• The CMIP5 models capture the seasonal cycle of Sahel precipitation but overestimate pre-monsoon rainfall and underestimate rainfall during the peak monsoon season. Compared to the non-DGVM ESMs, the DGVM-enabled ESMs struggle less with the pre-monsoon wet bias but fail to improve upon the dry bias during the peak monsoon season. This dry bias in both DGVM-enabled and non-DGVM ESMs is believed to be mainly attributed to the SST bias over the Atlantic cold tongue that is prevalent among CMIP5 models (Steinig et al., 2018). Whittleston et al. (2017) also examined this dry bias during the peak monsoon season, while identifying insufficient coupling between atmospheric jets in West Africa (e.g., tropical easterly jet, African easterly jet, and African westerly jet) and rainfall in most CMIP5 models. However, it remains uncertain if this deficiently simulated jet stream-rainfall coupling is the cause of the dry bias.
  • The CMIP5 models typically generate a reasonable seasonal evolution of normalized total soil moisture.
  • The non-DGVM ESMs outperform the DGVM-enabled ESMs in simulating the mean seasonal cycle of Sahel LAI due to the prescribed PFT distribution, assigned to resemble the observed global vegetation patterns, in the former set of models. DGVM-enabled ESMs generally overestimate LAI over the Sahel, which is a common bias across all latitudes in ESMs (Mahowald et al., 2016).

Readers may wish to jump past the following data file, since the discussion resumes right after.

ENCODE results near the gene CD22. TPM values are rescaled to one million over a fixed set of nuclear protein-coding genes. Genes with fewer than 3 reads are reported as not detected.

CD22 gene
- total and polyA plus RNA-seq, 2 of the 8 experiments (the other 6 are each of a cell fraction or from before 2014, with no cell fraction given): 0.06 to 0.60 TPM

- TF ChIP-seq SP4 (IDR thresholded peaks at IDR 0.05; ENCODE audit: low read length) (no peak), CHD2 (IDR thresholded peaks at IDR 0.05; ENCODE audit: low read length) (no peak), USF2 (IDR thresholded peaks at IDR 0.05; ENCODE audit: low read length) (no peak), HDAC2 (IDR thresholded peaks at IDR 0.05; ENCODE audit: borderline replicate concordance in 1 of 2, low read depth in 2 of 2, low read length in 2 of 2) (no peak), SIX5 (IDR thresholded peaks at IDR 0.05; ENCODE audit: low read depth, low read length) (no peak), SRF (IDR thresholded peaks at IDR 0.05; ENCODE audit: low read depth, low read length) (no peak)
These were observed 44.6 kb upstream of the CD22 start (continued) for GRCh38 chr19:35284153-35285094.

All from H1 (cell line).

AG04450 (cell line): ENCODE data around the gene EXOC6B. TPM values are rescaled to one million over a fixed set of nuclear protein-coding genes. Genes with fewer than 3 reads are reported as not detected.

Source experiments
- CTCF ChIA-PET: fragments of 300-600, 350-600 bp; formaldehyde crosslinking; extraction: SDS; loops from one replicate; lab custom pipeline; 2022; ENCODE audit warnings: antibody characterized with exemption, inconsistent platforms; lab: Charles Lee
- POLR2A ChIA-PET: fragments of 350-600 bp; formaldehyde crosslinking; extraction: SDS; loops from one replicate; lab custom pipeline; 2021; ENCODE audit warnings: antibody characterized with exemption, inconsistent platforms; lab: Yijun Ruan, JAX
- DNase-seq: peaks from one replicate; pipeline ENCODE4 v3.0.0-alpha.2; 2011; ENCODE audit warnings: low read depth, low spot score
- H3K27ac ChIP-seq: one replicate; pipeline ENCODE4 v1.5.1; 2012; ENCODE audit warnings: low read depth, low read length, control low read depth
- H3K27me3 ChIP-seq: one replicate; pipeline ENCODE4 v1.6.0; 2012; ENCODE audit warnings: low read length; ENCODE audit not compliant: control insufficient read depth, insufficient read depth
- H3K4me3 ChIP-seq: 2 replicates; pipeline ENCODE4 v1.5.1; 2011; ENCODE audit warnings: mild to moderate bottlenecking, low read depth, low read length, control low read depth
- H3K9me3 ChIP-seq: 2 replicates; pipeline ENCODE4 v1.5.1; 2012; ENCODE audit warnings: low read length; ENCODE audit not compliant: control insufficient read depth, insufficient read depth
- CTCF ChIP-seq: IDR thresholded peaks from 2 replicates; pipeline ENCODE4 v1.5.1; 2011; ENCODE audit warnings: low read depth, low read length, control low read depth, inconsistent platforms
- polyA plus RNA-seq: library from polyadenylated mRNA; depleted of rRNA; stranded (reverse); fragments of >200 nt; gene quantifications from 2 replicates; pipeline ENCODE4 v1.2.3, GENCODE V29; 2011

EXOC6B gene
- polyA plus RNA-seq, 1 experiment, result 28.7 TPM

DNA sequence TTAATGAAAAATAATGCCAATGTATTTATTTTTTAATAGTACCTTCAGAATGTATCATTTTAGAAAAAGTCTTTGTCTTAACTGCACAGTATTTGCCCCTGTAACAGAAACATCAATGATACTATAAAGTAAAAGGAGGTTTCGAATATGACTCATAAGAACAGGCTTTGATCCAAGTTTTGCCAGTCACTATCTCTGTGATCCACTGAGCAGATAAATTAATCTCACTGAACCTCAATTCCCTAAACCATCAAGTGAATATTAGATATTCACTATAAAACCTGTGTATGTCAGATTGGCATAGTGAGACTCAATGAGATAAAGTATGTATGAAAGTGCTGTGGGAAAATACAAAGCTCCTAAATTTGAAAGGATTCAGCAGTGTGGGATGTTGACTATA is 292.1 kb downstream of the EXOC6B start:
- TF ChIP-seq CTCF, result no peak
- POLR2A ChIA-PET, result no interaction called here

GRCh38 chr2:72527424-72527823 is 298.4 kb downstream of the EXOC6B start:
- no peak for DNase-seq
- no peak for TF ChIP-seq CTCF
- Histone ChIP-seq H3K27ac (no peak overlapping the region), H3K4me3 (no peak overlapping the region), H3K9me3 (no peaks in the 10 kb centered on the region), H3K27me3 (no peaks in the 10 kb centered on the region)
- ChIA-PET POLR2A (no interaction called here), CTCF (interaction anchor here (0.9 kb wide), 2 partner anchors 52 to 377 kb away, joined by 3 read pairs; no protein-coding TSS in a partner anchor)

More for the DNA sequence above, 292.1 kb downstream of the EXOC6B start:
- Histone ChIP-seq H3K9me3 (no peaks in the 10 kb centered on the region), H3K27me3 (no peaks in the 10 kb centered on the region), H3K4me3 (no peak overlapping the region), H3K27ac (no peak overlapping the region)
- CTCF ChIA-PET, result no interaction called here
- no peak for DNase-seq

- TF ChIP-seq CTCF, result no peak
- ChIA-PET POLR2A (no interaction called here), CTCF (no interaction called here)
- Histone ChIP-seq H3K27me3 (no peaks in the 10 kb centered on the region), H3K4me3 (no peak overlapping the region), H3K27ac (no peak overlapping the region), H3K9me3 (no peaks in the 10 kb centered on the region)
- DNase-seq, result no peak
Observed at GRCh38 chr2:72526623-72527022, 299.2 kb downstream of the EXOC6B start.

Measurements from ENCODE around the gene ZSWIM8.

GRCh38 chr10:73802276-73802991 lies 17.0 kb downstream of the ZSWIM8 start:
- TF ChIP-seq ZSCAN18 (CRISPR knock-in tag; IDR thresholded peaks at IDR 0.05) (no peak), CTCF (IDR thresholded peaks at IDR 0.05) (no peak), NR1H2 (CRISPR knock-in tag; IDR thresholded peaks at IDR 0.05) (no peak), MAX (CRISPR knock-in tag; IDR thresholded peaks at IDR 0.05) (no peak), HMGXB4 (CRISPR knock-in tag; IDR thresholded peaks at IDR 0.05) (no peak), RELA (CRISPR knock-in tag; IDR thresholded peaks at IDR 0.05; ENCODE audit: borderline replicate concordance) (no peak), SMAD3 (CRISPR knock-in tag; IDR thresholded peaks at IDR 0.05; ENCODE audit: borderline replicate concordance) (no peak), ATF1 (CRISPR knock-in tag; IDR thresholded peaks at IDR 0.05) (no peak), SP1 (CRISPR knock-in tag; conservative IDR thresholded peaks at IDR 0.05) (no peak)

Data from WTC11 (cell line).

• The predictability indicated by the total EV in precipitation associated with slowly-evolving oceanic and terrestrial forcings is smaller in CMIP5 models than in observations. The underestimated precipitation predictability in CMIP5 models mainly originates from the terrestrial portion of the coupling. This is particularly a concern for non-DGVM ESMs, as they substantially underestimate the EV of Sahel precipitation attributed to terrestrial forcings.
  • Sahel rainfall is more sensitive to local soil moisture forcings than LAI forcings in both observations and CMIP5 ESMs, although ESMs, especially those not coupled to a DGVM, underestimate the precipitation response to soil moisture forcings. Due to the moderate to high temporal correlations between soil moisture and vegetation indices across the Sahel (Schnur et al., 2010; Anyamba et al., 2014), the contribution of either soil moisture or vegetation index has rarely been estimated. In this study, we isolated the individual contributions from soil moisture and LAI and found a stronger influence from soil moisture than LAI on Sahel precipitation.
  • The observed Sahel's rainfall response to soil moisture anomalies is explained by both moisture recycling and moisture convergence mechanisms, while the simulated rainfall response is dominated by the moisture recycling mechanism in DGVM-enabled ESMs. The SGEFA method can address both local and non-local feedback of terrestrial forcings. However, in this study, only local terrestrial precipitation feedback are detected, and the remote impacts of soil moisture as identified by Lavender et al. (2010) and Berg et al. (2017) are not detected over the Sahel, with non-local feedback responses failing to achieve statistical significance in both observations and CMIP5 models.